QOF reduces admissions - or does it?

I like to be positive here. It is nice to find positive things about the QOF. I was very interested to see reports that higher QOF scores in asthma were associated to a reduction in emergency asthma admissions. Good news - or was it?

The original report (1.7M pdf) was produced by Asthma UK. The report, to be fair, is a glossy affair putting a political message rather than a scientific paper. There are virtually no figures, although some, partially processed, have been put in a couple of appendices. There are some graphs but even these do not seem to support some of the conclusions given.

There is undoubtedly a great variation in the number of emergency admissions with asthma. The greatest factor appears to be latitude with the number going up as you go north and pages six and seven make this clear. So far, so good. There is then a brief pause for a full page photograph of a nurse clinging to a bag and mask and a name and shame list for PCTs. The high admitters tend to be city PCTs and the lower admitters leafy southern PCTs, a fact not commented on. The next page is titled "Why the Divide?". It starts with the sentence The difference in hospital admissions across England is unlikely to reflect differences in the number of people with asthma.. Asthma UK appears to be saying, without offering any real justification that the number of people admitted with asthma is unrelated to the number of people with asthma. Intuitively it seems incredible and unfortunately no evidence if given to back up this bold statement. In fact it is printed above a graph showing pretty much the opposite.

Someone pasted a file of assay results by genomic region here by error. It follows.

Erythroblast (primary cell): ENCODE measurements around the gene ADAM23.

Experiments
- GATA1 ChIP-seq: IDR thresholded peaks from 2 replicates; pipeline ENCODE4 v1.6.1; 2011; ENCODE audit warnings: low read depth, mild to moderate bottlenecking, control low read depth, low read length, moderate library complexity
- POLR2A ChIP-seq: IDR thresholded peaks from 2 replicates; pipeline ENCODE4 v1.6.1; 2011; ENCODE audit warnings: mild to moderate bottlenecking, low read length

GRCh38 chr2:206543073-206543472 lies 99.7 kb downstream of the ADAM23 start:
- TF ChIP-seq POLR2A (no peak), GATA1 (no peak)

Lastly we get to the correlation with QOF points. There certainly seems to be a weak correlation between QOF score and asthma admissions in 2004/6 - the first year of QOF. This may be something of an underestimate as they use QOF score rather than total QOF achievement. Why should that make a difference? Well QOF scores are capped at 70%. Any extra achievement above this is not counted. In 2004/5 over a third of practices got every single point in the asthma section of QOF. The extra achievement of these practices has been thrown away in the analysis.

In any event all that we can say is there is a correlation. Cause and effect is impossible to suggest without at least some data from previous years.

I would love to see some data that QOF is making a difference. I was disappointed that this report shows little other than a large variation in asthma admission around the country. It does not answer the questions of why half as well as proper peer reviewed study (no mention of QOF though!).

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